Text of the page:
Monday, August 21, 2006

New TV Obsession

"Course, when I was a copper we didn't have cars. We had bikes, and if we were lucky, a whistle. Sometimes we didn't even have trousers. Patrolled hundreds of square miles on our bikes in our underpants on our own...." © since time inmemoriam, my grandfather.

I know it is summer and that I should be outside until all hours of the night enjoying balmy temperatures but I have become hooked on a splendid TV show from the mother country shown on BBC America called Life on Mars. Not only is the show named after my favorite Bowie song and is set in the year of my birth, its also a fantastically mindless cop drama with very few pretentions to real-life relevance. As for a basic synopsis, here's what Wikipedia has to say:

"The format of this show mixes time travel with police drama, with the central character being modern-day policeman Sam Tyler (played by John Simm), who after being hit by a car in 2006 finds himself back in 1973. There he is working for Manchester and Salford Police CID under DCI Gene Hunt (played by Philip Glenister). Over the course of the series, Tyler faces various culture clashes, most frequently regarding the difference in approach to policing between Tyler - a product of a more politically correct twenty-first century approach to policing, where suspect rights and the chain and preservation of forensic evidence are more stringently observed - and his 1973 counterparts, who work in a police force where sexism and racism, police brutality and institutionalised minor corruption are regarded more casually as routine parts of the job."

Believe me, they make it sound much darker than it really is. It is crackingly silly in the way many British dramas used to be, and despite the obligatory moments of violence inserted to help it compete with its slicker American competitors and the obvious attempts at emulating The Sweeney it seems to work. The plotting is inconsistent and trite as the writers fail to balance the now standard issue psychological subplot with their itch to have the characters charge about in unmarked souped-up Ford Cortinas*. The main character, Sam, is a complete drip, prone to humourless interludes about his "mam" and modern policing. The foreshadowing of plot points is so overbearing that the producers would be better served by putting up a summary kyron each episode before the opening credits and allowing more time for Ford Cortina driving. What redeems this show and puts it on my current favorites list is that the supporting cast understand all of the above and therefore go at their scenes like Alan Rickman playing the Sheriff of Nottingham in Robin Hood.

There's comedy moustaches and comedy sports coats. There's male costume jewelry and an ashtray on every flat surface. There's the afore-mentioned vintage cars. There's every copper cliche in the book and the added bonus of those clunky time-travel jokes beloved of the Back to the Future franchise (i.e. protagonist inadvertently "invents" a very common modern object while trapped in the past). There's camel-hair coats and polyester suits. There's fisticuffs set to a glam rock soundtrack. It's almost enough to make you forget about the mopeing lead actor and his crappy "is it a coma/is it time travel?" arc. I think I've found a new fave.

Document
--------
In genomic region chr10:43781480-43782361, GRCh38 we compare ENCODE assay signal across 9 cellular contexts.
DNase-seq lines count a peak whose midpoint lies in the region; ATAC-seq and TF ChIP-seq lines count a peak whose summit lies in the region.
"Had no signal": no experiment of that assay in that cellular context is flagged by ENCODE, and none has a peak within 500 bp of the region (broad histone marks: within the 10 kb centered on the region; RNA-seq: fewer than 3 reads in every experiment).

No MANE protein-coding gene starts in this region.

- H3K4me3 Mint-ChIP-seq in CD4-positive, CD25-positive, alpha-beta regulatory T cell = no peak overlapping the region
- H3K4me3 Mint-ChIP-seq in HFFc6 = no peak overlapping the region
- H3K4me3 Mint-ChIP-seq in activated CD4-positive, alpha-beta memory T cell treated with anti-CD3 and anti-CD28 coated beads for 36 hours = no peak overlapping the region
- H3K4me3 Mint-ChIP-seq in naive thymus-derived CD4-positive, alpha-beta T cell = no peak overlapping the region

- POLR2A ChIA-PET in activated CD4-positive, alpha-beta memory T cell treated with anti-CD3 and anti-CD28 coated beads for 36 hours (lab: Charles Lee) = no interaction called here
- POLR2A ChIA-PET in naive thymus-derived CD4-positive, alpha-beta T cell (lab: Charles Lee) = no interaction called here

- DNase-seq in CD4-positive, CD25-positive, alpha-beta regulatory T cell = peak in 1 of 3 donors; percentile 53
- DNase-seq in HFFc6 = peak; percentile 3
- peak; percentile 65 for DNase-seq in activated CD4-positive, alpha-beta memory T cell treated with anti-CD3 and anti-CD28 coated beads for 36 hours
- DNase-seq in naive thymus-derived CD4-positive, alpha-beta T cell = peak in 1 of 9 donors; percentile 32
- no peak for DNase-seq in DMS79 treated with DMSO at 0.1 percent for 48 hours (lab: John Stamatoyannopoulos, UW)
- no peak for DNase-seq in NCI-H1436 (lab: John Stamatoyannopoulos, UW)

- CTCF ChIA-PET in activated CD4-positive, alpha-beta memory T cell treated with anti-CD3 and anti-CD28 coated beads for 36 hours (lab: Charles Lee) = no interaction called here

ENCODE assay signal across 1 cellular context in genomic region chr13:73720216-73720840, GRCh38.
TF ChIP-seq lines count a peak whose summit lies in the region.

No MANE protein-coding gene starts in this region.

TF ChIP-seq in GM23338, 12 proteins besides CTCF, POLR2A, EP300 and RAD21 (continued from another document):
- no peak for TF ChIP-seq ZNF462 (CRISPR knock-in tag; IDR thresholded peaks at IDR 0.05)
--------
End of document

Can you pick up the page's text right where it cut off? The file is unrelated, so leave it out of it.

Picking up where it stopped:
If you have the increasingly pathetic BBC America (Benny Hill? Benny Hill? Did I move to Bulgaria in my sleep?) on your cable system or fancy checking Netflix to see if it's out on DVD I highly recommend you track this show down.

(*The Ford Cortina: family car of Clan Weasel for much of the 70s and early 80s)


Anonymous said...

I've been meaning to catch that On Demand. I'll be catching up on episodes. It looked kinda silly in a cool way but it also looked very intriguing. I know I won't be able to catch the pilot episode because it's not displayed on the Demand list but maybe they'll add it in the future.
I've tried a couple of TV shows on BBC on Demand. I didn't like Hex at all!!!!

weasel said...

Hex looked like Buffy without the jokes or Anthony Head.

Anonymous said...

I love it!!!
I think he is in a coma.
Why 1973?
Is the girl and the clown on the test pattern part of real british pop culture?

He is such a likeable character and his frustrations about the lack of available technology is funny and something you dont see much on time travel movies-if this is a time travel show...I don't know....I love that I have questions

the music rocks

Live and let die for the chase scene was awesome
i beleive i too have a new fave

weasel said...

Glad you liked it!

1973 as it was an epoch making year (just ask Listmaker, Mondale, and me).

The test card girl and clown has been around for years (according to spods who actually follow this sort of thing, from 1967 to today, although downtime is much less frequent in the age of 24 hour TV). When I were a wee lad, this lass and her clown would come on at lunchtime to indicate the end of children's (indeed, all) programming until school let out. This could be one of the roots of my morbid fear of clowns.

Sam is a nice chap but a bit of a wet blanket, eh? His boss on the other hand is Andy Sipowicz with senses of humour and irony. And what is it about time travel and the name Sam?